struct PositionTexCoordIndex
   [Vertex(3, DataType.Float)]
   public Vec3f Pos;
   [Vertex(2, DataType.Float)]
   public Vec2f TexCoord;
   [Vertex(2, DataType.Integer)]
   public Vec2i Index;

So, when you take Type object, you loop thorough its fields (by reflection) and you can determine offsets and strides. This way, it can contain other managed objects imho. But it is not the case most of the times.

the Fiddler's picture

You are right: you can add managed references to the vertex declaration, as long as you don't actually use them as vertex attributes. However, I can't really see any reason to do that (you generally want vertices to be as lean as possible).

I'm also using the attribute approach, albeit a little more automated. The attributes are optional (fields without attributes are considered generic and set via VertexAttribPointer) and I retrieve the actual datatype through reflection (Vector3 is DataType.Float with count = 3, etc).

struct Vertex
    // Generic attribute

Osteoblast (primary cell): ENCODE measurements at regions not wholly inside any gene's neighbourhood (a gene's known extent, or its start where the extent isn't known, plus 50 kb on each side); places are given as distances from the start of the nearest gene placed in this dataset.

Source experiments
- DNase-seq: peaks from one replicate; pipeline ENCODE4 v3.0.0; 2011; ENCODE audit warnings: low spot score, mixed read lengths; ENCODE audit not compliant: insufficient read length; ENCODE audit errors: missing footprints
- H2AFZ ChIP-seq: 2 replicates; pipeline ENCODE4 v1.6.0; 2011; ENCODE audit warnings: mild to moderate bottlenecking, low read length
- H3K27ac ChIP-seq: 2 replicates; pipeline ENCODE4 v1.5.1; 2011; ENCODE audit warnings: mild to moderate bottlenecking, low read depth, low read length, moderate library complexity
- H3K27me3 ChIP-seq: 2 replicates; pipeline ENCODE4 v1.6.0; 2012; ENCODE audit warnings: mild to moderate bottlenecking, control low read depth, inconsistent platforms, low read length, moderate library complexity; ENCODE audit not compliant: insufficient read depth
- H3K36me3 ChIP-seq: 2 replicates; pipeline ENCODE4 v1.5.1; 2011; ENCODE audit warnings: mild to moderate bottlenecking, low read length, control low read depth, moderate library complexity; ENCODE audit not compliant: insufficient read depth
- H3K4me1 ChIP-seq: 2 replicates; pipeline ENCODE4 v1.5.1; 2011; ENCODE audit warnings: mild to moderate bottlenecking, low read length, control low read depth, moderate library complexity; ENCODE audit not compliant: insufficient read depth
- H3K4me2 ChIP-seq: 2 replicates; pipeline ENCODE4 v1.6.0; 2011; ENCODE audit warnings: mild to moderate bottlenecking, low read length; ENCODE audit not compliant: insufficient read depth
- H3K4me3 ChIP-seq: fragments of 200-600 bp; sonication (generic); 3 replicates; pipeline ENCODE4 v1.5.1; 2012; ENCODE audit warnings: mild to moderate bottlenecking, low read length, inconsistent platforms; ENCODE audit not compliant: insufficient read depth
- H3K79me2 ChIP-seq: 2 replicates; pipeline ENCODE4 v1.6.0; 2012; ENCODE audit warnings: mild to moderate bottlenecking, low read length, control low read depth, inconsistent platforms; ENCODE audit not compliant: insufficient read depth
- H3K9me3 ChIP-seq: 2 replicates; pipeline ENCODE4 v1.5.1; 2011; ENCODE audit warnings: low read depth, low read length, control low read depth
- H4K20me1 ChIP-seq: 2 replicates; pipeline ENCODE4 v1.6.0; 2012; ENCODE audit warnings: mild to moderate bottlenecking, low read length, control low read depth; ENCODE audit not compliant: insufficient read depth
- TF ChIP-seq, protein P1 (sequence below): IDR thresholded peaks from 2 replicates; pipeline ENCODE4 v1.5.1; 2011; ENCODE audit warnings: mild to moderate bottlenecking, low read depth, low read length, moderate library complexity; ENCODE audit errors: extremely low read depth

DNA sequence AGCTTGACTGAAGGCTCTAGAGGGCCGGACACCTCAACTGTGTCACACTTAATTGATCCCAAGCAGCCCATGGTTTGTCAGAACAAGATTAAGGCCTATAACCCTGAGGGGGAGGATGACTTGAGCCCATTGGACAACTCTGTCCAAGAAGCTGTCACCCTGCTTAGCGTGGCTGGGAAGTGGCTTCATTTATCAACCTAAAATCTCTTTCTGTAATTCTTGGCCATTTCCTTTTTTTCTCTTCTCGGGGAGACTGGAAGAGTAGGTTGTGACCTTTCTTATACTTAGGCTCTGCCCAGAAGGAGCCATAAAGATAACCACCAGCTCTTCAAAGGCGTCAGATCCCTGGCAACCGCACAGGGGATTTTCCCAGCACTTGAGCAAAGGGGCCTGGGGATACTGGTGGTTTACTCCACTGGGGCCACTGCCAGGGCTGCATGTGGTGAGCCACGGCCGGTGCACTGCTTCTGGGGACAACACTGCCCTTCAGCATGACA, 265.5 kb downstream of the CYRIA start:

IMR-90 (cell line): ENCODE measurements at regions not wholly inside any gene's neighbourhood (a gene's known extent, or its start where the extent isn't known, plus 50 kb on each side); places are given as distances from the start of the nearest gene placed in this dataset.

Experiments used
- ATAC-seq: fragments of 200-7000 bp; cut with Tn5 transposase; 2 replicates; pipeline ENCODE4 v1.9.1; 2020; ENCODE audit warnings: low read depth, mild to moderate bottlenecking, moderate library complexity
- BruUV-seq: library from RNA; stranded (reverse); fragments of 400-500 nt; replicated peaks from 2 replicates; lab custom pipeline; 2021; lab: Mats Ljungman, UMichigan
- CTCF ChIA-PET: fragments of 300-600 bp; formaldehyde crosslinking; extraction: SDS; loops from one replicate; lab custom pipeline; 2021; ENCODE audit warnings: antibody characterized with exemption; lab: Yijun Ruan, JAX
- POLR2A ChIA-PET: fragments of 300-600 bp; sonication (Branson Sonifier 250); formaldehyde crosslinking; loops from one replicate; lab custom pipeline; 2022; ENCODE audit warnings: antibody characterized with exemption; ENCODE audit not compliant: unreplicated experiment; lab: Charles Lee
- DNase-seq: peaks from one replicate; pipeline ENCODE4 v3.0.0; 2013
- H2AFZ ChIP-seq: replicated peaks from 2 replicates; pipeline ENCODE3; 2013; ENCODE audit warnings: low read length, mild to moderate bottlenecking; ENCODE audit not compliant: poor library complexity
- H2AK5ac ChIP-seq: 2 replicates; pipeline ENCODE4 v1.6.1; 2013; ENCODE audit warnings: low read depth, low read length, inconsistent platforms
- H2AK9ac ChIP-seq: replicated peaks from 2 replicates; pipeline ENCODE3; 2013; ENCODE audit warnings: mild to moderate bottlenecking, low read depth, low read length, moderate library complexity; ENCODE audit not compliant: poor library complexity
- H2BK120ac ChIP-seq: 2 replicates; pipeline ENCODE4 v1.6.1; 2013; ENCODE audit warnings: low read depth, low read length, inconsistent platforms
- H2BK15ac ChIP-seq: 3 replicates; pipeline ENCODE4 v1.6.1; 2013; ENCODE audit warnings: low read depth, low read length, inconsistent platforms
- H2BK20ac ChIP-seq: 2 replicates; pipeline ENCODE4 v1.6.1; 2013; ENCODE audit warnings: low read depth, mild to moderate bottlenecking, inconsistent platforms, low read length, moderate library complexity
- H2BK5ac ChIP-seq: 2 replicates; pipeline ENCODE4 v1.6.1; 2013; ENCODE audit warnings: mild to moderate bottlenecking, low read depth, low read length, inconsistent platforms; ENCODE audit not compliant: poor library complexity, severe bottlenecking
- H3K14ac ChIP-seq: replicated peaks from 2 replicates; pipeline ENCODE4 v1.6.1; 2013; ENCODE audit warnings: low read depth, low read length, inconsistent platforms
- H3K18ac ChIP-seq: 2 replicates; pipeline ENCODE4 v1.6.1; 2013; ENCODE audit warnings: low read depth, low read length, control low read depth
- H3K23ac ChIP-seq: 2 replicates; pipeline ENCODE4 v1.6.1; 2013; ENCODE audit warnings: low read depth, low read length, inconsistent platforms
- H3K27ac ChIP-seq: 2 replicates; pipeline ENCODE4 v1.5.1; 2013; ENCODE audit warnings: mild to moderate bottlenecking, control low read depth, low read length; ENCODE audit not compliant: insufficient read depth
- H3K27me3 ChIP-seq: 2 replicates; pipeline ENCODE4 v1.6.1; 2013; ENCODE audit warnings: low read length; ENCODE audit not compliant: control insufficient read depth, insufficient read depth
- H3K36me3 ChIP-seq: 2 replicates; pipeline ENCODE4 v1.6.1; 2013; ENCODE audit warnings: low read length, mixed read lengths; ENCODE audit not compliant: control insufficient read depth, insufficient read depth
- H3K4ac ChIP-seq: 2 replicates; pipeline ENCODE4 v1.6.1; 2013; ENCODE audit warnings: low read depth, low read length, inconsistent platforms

public Vector3 Position;
    // Non-generic attribute
    [VertexField(Usage = VertexUsage.Normal)]
    public Vector3 Normal;

In the past I used a system where the renderer sets the vertex streams to match the shader attributes automatically. This turned out to be somewhat limiting (it becomes complex if you want to use different buffers as streams), so I'm using a simpler approach now:

// The device performs state management and rendering
var device = new GraphicsDevice(context);
// Create a new VBO
var vbo = new VertexBuffer<Vertex>(device, ...);
var data = new Vertex[] { ... };
// Render the VBO
device.Program = shader;
device.SetAttribute(shader.Attributes["VertexPosition"].Index, vbo, "Position"); // "Position" field of vbo
device.SetAttribute(VertexUsage.Normal, vbo, "Normal"); // "Normal" field of vbo
zahirtezcan's picture

This api looks really nice (it is like DirectX with utils). i want to comment on device class, it would be nice if we have a VertexArray class on which we call "SetAttribute" methods and use it as a state variable like the Program property:

var vao = new VertexArray();
vao.SetAttribute(VertexUsage.Normal, vbo, "Normal");
device.Program = shader;
device.VertexArray = vao;

And another utility fantasy :): One can declare a program instance as unlinked shader collection. Then declare a new class named Material which is a specialized version of the program with some uniforms set to default values and attrib locations bound with given vertex array object. then state variable is this material object instead of the program.